Seeing the light: opsin

The second structure of Christmas is the membrane protein opsin, which allows us to perceive light.

Proteins that control the information going in and out of our cells are harder to crystallise than run-of-the-mill globular proteins, as they have both water-loving and fat-loving parts and are tricky to mass produce. Opsin, our second structure of Christmas, is one such molecule. It is situated on a special membrane in a specialised cell at the back of our eyes, and senses light.

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The shape of our tears: lysozyme

If there is one protein we can say we know inside and out, it is the humble lysozyme, which we carry in our tears. This is my first Structure of Christmas for 2016.

Nowadays, we can see the position of atoms as if we had vision millions of times sharper than human eyes allow. This is the gift of structural biology – the science of determining the 3D structures of molecules and correlating them with function. Structural biology gives us something more powerful than human vision, as the wavelength of ‘visible’ light is too long to resolve the position of atoms.

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GA4GH: What? Why? How?

In August 2016, I was offered the position of Chair of the Global Alliance for Genomics and Health (GA4GH), and am delighted to accept. To give a little more background to the announcement going out today, and to provide some answers to personal questions, I’ve written a bit of Q&A.

In this post I answer the three questions I am most frequently asked about the GA4GH, namely: What on Earth is it? Why am I becoming Chair? And how on earth do I find the time for these things? What is the Global Alliance for Genomics and Health?

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Sharing clinical data: everyone wins

Patients who contribute their data to research are primarily motivated by a desire to help others with the same plight, through the development of better treatments or even a cure. Out of respect for these individuals, and to uphold the fundamental tenets of the scientific process, I’d like the clinical trials community to shift its default position on data sharing and reuse to align to data availability on publication, similar to the life science community. This will enable more robust, rigorous research, create new opportunities for discovery and build trust between patients and scientists.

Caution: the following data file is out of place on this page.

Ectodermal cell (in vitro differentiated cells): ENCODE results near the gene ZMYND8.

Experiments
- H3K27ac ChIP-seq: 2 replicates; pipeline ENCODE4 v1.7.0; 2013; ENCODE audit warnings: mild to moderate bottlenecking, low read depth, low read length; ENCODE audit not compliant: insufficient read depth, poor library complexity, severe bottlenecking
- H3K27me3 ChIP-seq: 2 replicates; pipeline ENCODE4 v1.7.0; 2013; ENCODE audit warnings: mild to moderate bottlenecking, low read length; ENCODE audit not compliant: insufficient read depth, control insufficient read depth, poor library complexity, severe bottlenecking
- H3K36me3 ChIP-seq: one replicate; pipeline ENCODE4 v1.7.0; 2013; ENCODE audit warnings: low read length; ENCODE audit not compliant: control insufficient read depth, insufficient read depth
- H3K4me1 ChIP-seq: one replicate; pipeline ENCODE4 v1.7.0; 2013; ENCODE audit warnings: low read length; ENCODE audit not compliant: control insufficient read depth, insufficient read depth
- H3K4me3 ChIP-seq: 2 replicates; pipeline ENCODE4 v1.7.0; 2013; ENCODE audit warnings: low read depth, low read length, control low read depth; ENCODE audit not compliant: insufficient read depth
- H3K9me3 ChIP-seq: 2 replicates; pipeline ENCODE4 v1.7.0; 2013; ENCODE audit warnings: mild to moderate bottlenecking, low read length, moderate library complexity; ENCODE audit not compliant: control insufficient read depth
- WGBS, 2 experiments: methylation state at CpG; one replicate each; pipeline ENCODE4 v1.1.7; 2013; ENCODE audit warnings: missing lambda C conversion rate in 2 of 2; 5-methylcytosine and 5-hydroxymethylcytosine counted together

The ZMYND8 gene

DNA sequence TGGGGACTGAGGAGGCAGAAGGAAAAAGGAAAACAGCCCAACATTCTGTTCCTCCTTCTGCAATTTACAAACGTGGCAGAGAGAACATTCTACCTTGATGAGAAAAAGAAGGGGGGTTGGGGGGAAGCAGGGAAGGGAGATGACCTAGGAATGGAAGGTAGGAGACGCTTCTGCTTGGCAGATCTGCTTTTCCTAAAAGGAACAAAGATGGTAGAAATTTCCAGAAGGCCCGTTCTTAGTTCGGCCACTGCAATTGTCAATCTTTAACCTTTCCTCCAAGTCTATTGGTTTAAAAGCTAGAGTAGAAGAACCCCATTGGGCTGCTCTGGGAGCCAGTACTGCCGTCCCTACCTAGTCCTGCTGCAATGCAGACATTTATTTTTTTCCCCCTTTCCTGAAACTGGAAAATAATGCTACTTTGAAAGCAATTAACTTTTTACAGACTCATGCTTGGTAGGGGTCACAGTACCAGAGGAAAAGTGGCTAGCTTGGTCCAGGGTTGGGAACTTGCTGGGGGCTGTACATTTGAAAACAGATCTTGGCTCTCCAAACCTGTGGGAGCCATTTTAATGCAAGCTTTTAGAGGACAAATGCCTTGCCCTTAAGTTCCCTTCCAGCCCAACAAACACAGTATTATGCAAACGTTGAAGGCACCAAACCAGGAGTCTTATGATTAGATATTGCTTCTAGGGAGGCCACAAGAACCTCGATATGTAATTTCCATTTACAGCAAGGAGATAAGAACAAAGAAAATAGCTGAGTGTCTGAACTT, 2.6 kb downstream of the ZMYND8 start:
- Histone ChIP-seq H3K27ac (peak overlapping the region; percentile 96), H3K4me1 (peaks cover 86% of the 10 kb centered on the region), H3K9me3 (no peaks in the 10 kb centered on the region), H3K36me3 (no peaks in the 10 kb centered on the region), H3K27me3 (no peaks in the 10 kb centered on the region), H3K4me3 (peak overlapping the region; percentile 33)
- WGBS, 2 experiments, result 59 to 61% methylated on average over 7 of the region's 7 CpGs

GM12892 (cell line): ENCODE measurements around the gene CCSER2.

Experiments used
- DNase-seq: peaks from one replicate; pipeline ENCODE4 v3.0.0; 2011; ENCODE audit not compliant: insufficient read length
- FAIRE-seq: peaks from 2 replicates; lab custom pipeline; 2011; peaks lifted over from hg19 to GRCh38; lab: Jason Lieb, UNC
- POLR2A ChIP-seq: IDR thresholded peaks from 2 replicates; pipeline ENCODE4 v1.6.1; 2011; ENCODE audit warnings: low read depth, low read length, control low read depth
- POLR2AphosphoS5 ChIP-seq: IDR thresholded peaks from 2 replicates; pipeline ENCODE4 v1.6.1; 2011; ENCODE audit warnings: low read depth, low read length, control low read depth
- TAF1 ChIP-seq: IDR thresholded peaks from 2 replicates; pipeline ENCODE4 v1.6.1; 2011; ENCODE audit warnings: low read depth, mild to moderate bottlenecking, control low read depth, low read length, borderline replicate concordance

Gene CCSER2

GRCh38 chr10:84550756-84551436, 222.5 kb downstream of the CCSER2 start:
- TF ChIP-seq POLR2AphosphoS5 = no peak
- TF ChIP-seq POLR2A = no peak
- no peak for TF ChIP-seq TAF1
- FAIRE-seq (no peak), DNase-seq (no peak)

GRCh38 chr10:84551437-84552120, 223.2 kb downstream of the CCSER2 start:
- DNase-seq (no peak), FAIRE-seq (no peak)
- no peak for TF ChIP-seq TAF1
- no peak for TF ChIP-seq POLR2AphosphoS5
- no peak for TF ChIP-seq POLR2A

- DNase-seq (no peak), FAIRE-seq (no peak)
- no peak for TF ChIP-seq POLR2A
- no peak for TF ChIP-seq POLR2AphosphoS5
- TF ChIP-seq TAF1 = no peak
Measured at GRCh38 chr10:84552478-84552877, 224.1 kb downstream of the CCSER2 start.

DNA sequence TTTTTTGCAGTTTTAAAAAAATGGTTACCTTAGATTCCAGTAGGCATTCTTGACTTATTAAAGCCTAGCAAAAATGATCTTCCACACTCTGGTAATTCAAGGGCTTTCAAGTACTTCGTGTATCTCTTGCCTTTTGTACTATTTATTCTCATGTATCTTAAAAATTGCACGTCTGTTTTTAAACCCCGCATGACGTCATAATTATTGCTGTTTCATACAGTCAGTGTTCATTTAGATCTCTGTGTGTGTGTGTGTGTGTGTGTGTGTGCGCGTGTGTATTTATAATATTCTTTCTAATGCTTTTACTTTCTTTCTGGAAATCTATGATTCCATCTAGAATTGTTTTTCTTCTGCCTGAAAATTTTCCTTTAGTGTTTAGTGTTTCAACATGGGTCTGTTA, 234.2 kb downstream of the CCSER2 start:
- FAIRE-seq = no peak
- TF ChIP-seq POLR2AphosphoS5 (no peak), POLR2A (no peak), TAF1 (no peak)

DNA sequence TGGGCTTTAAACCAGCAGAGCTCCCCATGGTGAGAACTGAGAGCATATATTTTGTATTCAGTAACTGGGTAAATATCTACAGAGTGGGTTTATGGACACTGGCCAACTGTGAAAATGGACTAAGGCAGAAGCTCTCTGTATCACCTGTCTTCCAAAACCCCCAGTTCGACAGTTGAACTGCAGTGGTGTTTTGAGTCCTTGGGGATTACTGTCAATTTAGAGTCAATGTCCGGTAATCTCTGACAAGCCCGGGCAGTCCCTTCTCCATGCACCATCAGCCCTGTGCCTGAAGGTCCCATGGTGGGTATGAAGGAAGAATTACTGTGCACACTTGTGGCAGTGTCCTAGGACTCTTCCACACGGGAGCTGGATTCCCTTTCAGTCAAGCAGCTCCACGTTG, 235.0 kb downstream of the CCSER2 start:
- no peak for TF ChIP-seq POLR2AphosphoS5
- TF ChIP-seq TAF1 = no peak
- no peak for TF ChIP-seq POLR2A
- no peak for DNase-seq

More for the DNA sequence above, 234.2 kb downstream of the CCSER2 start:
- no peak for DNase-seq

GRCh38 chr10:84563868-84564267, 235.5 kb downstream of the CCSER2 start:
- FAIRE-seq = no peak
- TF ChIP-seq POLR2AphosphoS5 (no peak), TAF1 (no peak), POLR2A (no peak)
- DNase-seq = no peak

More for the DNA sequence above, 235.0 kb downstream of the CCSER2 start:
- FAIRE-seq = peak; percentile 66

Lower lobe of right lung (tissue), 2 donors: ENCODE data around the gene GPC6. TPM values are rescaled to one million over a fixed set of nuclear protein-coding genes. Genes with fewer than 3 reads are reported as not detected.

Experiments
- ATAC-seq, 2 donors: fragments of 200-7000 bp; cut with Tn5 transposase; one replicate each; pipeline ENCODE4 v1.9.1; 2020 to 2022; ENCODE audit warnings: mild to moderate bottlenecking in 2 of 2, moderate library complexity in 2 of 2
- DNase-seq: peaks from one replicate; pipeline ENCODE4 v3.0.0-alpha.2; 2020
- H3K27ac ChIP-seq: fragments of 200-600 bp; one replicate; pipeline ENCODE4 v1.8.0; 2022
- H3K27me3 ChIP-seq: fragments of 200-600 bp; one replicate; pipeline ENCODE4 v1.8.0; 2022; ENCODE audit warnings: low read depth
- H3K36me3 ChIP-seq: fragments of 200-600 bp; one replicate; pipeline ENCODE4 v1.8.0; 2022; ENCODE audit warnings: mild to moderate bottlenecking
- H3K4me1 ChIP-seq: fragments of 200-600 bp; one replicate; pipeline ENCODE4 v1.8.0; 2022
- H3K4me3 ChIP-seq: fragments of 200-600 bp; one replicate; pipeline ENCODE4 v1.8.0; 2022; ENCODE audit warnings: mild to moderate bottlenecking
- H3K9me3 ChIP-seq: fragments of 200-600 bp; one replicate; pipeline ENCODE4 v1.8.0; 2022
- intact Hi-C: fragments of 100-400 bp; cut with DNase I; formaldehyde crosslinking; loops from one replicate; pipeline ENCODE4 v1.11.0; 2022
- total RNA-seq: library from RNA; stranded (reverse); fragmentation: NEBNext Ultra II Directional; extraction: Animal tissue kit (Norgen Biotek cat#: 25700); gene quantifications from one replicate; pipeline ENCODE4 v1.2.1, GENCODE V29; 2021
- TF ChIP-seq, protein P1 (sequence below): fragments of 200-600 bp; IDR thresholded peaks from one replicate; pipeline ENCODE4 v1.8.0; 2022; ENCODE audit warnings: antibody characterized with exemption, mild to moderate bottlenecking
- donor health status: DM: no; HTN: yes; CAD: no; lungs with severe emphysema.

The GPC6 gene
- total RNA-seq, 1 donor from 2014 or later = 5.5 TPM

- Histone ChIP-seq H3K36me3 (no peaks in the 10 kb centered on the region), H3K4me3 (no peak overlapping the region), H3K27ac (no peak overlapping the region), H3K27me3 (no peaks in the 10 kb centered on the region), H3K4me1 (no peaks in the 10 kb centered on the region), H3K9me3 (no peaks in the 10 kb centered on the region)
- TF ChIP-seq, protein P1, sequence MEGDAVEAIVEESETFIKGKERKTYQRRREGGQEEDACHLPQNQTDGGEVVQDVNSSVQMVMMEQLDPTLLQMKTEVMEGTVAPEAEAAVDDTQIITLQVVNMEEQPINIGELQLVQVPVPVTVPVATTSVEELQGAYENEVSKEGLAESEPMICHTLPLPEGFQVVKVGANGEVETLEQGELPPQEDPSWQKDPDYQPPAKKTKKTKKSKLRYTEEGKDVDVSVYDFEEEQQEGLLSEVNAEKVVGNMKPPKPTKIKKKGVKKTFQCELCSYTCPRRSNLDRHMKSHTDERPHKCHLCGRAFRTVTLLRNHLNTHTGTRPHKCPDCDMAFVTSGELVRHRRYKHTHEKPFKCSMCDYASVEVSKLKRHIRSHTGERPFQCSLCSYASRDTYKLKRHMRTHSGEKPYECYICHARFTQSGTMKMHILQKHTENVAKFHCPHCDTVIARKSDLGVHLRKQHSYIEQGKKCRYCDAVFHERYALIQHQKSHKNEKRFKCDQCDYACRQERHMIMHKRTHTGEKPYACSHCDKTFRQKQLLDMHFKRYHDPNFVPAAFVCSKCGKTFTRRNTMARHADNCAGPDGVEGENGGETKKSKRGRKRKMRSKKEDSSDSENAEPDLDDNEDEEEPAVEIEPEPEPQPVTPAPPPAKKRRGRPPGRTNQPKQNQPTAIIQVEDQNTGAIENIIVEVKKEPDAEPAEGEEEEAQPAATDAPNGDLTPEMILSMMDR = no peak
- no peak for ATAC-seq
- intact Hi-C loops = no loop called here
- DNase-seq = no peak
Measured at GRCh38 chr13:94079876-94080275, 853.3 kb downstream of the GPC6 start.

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Advice on Big Data Experiments and Analysis, Part I: Planning

Biology has changed a lot over the past decade, driven by ever-cheaper data gathering technologies: genomics, transcriptomics, proteomics, metabolomics and imaging of all sorts. After a few years of gleeful abandon in the data generation department, analysis has come to the fore, demanding a whole new outlook and on-going collaboration between scientists, statisticians, engineers and others who bring to the table a very broad range of skills and experience.

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In defence of model organisms

I have written about the rise of human as a first-class model organism, and am an enthusiastic user of this outbred, large vertebrate, which can walk right into pre-funded phenotyping centres (hospitals). However, some scientists are (somewhat flippantly) predicting ‘the demise of all non-human model organisms’ completely, only conceding the necessity for using mouse in impossible-in-human verification experiments. Although such positions tend to be put forward in jest, their underlying argument resonates: given our obsession on human health, and how much we can do humans – with broad outbred genetics, iPSC cell lines and organoids – why should we bother with other systems?

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